Another feature of Ho Chi Minh City is the Cu Chi Tunnels, which run under the outskirts of the city, and all the way to the Cambodian border. The tunnels were originally dug for the Viet Cong soldiers during the conflict, and were used to hide from the American forces. Now, visitors can crawl through some of the tunnels, and learn about the struggle for life of the soldiers who spent several months underground. This impressive part of Vietnam’s history is worth a visit.
Considering the city carries the weight of the Khmer genocide on its back, Phnom Penh is slowly evolving into a city of spectacular experiences. Visiting is still considered a risky venture, more for the dangers of the traffic as you passenger on a mototaxi through the city than armed insurgents. However, the riverside shops, stunning night views, and peaceful temples more than make up for the dangers of getting around.
Covering an area of more than 240 square miles, and including a plethora of breathtaking temples and structures, the site is much too big to accomplish it in one visit, and some tourists come back year after year to explore new areas. This unforgettable temple complex, of which Angkor Wat is the centerpiece, reveals tales of Khmer history as well as their architectural magnificence.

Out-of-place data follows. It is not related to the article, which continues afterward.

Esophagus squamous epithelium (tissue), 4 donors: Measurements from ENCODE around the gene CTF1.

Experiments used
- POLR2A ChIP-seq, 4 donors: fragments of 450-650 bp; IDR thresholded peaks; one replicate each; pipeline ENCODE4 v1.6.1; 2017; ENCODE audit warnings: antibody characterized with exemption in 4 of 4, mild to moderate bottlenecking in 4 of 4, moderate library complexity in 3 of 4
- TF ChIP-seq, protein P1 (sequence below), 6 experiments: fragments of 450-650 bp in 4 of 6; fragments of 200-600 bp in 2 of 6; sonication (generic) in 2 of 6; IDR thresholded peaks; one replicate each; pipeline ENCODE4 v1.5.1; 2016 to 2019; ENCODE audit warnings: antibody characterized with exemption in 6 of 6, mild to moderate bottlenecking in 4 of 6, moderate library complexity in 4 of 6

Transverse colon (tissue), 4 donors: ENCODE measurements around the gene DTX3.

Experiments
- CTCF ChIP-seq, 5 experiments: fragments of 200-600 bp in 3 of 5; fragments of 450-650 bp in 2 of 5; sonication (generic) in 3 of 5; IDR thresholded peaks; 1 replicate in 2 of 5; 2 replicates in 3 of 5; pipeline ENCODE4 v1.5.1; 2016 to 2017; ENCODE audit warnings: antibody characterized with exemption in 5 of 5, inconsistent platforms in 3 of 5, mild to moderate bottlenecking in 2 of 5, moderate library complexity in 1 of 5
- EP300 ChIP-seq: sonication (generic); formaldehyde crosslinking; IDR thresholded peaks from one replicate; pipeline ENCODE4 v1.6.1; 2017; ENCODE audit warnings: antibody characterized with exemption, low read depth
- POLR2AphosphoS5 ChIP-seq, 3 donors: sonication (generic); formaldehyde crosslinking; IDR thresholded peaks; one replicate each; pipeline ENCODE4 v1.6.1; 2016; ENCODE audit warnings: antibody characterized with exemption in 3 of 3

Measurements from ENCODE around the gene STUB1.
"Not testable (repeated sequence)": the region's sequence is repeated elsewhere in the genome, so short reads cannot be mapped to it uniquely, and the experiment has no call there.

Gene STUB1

An ancient town in northern Laos, Luang Prabang is now a designated World Heritage Site, that is considered by many to be the heart of Laotian culture. Set at the confluence of the Nam Khan and Mekong rivers, this small town is surrounded on all sides by mountains, and was once the ancient royal capital of the Lan Xang Kingdom until 1545. All of the old palaces are now dedicated to tourism, and includes 33 temples in the site. While the royal seat moved centuries ago, the town has remained the main center of Buddhist learning in Laos, and is ideal for a little spiritual contemplation.
Often referred to as “Southeast Asia’s biggest village”, Vientiane has little in common with other capitals such as Hanoi and Bangkok. bereft of the looming skyscrapers of other Asian cities, the central boulevard of Vientiane is more reminiscent of the Champ Elysees, a big sign of the French heritage of the region. The city is small, and can be easily explored on foot, or by bicycle that can be rented from every hotel. The pace in the city is slow, and even the nightlife is somewhat leisurely, which only adds to the attraction of the place.
How to Get There
Traveling by air is a great way to get into Indochina initially, but once there, traveling between the constituent countries is best done overland. You can get international flights into any of the three countries, and then from there make your trip an overland tour around the region.